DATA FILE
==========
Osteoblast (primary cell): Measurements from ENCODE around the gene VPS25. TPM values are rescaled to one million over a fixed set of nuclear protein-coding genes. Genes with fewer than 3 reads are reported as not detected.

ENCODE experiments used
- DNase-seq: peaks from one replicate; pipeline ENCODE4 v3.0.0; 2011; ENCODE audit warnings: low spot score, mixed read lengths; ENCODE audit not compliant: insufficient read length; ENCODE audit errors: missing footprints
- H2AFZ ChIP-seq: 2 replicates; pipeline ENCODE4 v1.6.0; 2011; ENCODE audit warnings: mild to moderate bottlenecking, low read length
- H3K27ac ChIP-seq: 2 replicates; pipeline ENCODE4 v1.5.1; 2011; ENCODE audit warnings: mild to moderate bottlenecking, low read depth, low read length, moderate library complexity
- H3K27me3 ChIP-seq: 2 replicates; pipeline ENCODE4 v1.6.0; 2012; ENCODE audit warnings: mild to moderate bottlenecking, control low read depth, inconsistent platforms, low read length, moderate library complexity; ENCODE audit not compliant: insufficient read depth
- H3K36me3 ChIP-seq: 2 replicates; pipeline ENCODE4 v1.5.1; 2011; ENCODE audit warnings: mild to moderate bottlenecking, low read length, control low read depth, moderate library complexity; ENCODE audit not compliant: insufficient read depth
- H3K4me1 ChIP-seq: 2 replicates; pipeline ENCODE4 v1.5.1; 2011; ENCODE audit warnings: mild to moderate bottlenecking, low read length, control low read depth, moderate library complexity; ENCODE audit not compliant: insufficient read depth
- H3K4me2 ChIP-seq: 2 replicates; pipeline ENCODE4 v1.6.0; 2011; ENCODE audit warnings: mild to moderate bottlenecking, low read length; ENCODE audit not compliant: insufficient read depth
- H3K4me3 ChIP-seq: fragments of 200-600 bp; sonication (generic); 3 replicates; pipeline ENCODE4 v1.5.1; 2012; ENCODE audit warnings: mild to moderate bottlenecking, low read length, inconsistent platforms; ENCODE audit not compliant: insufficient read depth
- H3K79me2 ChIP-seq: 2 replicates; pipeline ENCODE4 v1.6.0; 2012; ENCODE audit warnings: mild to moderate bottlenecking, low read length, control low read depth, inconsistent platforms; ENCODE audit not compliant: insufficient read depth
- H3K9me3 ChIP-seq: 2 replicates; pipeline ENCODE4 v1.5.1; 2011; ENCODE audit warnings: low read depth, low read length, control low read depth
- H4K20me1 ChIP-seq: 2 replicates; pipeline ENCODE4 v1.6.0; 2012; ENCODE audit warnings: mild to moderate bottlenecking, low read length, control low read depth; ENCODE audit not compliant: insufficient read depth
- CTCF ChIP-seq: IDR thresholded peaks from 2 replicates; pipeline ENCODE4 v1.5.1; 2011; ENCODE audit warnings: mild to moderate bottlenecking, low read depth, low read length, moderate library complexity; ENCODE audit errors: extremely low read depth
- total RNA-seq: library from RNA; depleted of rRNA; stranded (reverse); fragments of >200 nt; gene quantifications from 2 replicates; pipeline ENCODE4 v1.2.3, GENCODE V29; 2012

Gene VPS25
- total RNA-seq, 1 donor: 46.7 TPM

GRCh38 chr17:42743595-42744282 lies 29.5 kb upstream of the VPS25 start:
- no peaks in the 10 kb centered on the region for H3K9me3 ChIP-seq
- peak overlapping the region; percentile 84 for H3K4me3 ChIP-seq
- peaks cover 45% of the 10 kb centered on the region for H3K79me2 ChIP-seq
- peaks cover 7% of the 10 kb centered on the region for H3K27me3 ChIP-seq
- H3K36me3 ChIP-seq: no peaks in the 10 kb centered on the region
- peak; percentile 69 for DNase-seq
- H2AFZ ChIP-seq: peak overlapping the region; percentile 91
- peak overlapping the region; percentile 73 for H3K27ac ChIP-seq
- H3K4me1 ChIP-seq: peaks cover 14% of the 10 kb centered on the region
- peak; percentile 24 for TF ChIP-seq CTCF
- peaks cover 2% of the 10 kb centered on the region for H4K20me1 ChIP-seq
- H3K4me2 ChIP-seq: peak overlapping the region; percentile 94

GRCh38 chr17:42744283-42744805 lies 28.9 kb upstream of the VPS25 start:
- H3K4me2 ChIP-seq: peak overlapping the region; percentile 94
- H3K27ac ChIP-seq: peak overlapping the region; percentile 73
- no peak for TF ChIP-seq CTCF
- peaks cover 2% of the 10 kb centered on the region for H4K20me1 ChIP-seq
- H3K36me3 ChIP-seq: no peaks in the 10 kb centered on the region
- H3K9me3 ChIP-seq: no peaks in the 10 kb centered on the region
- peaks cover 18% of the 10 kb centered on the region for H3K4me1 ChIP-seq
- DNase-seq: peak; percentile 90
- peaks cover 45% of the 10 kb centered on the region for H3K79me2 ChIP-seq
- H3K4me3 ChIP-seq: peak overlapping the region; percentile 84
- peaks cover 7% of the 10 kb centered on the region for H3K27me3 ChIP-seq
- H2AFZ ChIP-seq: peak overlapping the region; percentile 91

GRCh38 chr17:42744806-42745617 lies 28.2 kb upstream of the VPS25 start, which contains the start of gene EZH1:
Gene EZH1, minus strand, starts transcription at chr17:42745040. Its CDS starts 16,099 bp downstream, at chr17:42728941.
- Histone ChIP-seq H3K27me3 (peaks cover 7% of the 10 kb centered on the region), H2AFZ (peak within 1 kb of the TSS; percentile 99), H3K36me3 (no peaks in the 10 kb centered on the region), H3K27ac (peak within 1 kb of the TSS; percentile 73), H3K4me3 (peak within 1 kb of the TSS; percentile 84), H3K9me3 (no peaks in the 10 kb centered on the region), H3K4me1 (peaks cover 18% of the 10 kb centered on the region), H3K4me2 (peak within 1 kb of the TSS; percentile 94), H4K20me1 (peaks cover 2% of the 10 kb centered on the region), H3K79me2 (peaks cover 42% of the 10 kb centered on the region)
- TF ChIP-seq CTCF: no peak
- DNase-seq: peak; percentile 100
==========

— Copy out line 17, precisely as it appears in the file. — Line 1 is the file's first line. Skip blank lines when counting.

- total RNA-seq, 1 donor: 46.7 TPM